Nose-breathing boosts memory, study finds

Nasal inhalation may help us retain olfactory memories longer.

  • A new study confirms a suspected connection between the nose and memory.
  • Twenty-four subjects memorized 12 smells delivered through a nasal cannula during two training sessions.
  • The results of the experiments suggest we can consolidate memories by breathing through our nose.

Scientists have been intrigued for some time about the effect that breathing has on the brain, and Big Think has discussed this before. Now, a new study, published this month in The Journal of Neuroscience, nails down the link between breathing through one's nose — as opposed to one's mouth — and the robust storage of memories.

"The idea that breathing affects our behaviour is actually not new. In fact, the knowledge has been around for thousands of years in such areas as meditation," said Artin Arshamian, the lead author of the study, which took place at Sweden's Karolinska Institutet. "But no one has managed to prove scientifically what actually goes on in the brain. We now have tools that can reveal new clinical knowledge."

How the study tested the effect of nose-breathing on memory

Nasal cannula. Photo credit: S. Bonaime/Shutterstock

One stumbling block to understanding how breathing through the nose affects the brain is that scientists' typical subjects — mice and rats — don't breathe through their nose. Therefore, sniffing out the truth of the matter requires human subjects. And, appropriately enough, the experiments involved smells.

The study's 24 subjects memorized 12 smells delivered through a nasal cannula during two training sessions. Afterward, they were given an hour off during which they were instructed to breathe exclusively through either their mouths or noses.

This was followed by exposure to a variety of scents, some of which were from their training sessions and some of which were new. Subjects were asked to differentiate between the two.

What the scientists found was that those who'd breathed through their noses during their hour off were more likely to recognize the scents from training sessions, suggesting that their nose-breathing had more effectively stored what they'd learned.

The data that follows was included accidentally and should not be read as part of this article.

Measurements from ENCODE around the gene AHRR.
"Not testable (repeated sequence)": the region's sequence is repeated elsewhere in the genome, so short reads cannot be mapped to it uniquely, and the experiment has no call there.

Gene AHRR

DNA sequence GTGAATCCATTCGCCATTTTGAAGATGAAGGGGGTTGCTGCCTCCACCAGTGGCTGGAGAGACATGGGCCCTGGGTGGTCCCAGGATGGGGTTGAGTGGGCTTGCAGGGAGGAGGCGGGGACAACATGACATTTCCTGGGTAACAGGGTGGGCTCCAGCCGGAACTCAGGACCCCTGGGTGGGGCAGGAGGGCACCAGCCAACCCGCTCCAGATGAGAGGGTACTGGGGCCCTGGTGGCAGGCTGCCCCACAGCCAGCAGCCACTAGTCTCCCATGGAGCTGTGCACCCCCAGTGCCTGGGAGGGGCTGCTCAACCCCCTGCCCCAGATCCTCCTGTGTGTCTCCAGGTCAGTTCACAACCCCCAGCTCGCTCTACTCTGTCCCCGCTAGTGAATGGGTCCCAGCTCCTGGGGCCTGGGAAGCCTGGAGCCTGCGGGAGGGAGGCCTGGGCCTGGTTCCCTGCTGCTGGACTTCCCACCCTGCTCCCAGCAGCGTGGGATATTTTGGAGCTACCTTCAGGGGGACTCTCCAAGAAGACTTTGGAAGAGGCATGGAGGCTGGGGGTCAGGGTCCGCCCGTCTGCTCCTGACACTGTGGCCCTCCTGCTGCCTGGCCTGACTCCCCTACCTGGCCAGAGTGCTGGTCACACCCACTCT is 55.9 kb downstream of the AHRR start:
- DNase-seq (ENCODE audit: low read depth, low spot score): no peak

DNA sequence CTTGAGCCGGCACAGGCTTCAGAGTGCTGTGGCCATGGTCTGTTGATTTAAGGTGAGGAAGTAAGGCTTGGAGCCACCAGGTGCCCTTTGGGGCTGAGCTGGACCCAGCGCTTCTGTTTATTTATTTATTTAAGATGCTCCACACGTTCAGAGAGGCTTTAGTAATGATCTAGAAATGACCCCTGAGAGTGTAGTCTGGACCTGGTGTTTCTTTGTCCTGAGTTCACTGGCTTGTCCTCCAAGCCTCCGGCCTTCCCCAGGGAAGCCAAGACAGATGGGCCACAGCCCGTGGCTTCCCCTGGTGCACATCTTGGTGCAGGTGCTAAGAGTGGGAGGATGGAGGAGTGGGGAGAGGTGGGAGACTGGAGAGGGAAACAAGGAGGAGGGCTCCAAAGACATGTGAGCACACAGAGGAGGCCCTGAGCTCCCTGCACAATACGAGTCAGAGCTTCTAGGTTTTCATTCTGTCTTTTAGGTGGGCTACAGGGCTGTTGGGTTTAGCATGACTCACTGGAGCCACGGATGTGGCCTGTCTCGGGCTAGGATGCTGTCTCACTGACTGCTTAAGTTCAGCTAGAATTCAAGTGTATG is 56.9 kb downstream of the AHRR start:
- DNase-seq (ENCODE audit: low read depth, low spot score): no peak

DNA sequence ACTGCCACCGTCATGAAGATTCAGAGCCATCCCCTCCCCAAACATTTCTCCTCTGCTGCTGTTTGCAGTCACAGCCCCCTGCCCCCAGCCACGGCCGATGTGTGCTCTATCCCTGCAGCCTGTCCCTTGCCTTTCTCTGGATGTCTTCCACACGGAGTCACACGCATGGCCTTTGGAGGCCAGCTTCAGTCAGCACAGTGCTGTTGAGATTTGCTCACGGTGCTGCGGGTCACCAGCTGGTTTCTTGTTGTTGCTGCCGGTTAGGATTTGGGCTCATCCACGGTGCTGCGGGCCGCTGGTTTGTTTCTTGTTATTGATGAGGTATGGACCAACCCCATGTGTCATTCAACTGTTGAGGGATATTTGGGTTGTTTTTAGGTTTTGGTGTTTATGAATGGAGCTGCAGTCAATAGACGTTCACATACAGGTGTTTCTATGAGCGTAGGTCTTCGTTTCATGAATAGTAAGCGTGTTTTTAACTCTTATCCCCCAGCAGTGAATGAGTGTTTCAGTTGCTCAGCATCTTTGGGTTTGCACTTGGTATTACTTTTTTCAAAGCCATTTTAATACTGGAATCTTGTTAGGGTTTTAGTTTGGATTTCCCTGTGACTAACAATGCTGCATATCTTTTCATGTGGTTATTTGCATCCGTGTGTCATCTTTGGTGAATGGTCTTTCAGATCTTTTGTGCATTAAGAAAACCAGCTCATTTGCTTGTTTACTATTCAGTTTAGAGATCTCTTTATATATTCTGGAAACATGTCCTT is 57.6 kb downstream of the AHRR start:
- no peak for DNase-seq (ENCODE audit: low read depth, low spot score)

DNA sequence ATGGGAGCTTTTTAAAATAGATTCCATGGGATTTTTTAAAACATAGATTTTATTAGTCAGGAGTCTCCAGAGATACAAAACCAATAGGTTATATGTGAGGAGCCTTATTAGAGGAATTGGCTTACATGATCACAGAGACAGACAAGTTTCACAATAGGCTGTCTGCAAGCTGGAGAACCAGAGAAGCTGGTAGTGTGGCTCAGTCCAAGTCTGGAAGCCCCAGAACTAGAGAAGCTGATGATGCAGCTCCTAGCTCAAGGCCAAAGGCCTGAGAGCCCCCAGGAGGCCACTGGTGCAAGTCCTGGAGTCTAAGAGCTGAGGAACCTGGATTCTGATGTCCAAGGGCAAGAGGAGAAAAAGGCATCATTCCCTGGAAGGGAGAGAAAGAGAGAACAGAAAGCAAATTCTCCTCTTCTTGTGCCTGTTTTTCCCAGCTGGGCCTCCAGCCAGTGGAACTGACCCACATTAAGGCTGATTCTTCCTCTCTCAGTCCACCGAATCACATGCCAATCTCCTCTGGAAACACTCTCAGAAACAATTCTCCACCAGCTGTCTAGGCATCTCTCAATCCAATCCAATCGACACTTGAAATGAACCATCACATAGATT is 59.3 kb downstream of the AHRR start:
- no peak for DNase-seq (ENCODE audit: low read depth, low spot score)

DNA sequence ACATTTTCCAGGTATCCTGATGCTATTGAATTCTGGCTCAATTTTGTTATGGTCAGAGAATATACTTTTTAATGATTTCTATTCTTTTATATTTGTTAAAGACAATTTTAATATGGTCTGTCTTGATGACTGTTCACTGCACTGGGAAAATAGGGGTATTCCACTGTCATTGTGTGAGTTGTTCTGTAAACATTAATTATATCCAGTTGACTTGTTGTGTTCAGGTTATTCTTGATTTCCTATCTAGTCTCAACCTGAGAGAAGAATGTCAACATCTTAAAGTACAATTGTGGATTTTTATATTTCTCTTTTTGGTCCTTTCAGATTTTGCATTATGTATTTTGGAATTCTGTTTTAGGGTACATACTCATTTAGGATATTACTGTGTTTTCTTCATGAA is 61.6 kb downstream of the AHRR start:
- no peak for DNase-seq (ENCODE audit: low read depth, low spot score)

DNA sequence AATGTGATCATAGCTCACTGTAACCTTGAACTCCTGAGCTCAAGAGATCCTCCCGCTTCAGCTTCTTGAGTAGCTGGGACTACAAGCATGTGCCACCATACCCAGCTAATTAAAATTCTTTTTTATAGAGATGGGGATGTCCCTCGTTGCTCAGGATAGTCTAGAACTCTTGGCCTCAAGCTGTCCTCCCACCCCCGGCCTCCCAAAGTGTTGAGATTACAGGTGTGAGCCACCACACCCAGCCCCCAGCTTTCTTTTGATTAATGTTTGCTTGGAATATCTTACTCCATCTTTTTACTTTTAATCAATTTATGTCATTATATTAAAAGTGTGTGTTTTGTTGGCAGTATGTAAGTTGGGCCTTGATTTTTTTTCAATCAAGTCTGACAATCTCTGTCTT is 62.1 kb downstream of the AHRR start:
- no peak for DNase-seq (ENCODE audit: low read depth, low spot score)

Next steps

Easier research implicated receptors in the olfactory bulb that can detect both scents and variations in airflow. Scientists have also seen different areas of the brain exhibit activity during inhaling and exhaling, but how this all ties together is as of yet unknown.

Arshamain tells KI News:

"The next step is to measure what actually happens in the brain during breathing and how this is linked to memory. This was previously a practical impossibility as electrodes had to be inserted directly into the brain. We've managed to get round this problem and now we're developing, with my colleague Johan Lundström, a new means of measuring activity in the olfactory bulb and brain without having to insert electrodes."

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Scientists study tattooed corpses, find pigment in lymph nodes

It turns out, that tattoo ink can travel throughout your body and settle in lymph nodes.

17th August 1973: An American tattoo artist working on a client's shoulder. (Photo by F. Roy Kemp/BIPs/Getty Images)
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In the slightly macabre experiment to find out where tattoo ink travels to in the body, French and German researchers recently used synchrotron X-ray fluorescence in four "inked" human cadavers — as well as one without. The results of their 2017 study? Some of the tattoo ink apparently settled in lymph nodes.


Image from the study.

As the authors explain in the study — they hail from Ludwig Maximilian University of Munich, the European Synchrotron Radiation Facility, and the German Federal Institute for Risk Assessment — it would have been unethical to test this on live animals since those creatures would not be able to give permission to be tattooed.

Because of the prevalence of tattoos these days, the researchers wanted to find out if the ink could be harmful in some way.

"The increasing prevalence of tattoos provoked safety concerns with respect to particle distribution and effects inside the human body," they write.

It works like this: Since lymph nodes filter lymph, which is the fluid that carries white blood cells throughout the body in an effort to fight infections that are encountered, that is where some of the ink particles collect.

Image by authors of the study.

Titanium dioxide appears to be the thing that travels. It's a white tattoo ink pigment that's mixed with other colors all the time to control shades.

The study's authors will keep working on this in the meantime.

“In future experiments we will also look into the pigment and heavy metal burden of other, more distant internal organs and tissues in order to track any possible bio-distribution of tattoo ink ingredients throughout the body. The outcome of these investigations not only will be helpful in the assessment of the health risks associated with tattooing but also in the judgment of other exposures such as, e.g., the entrance of TiO2 nanoparticles present in cosmetics at the site of damaged skin."

Photo by Alina Grubnyak on Unsplash
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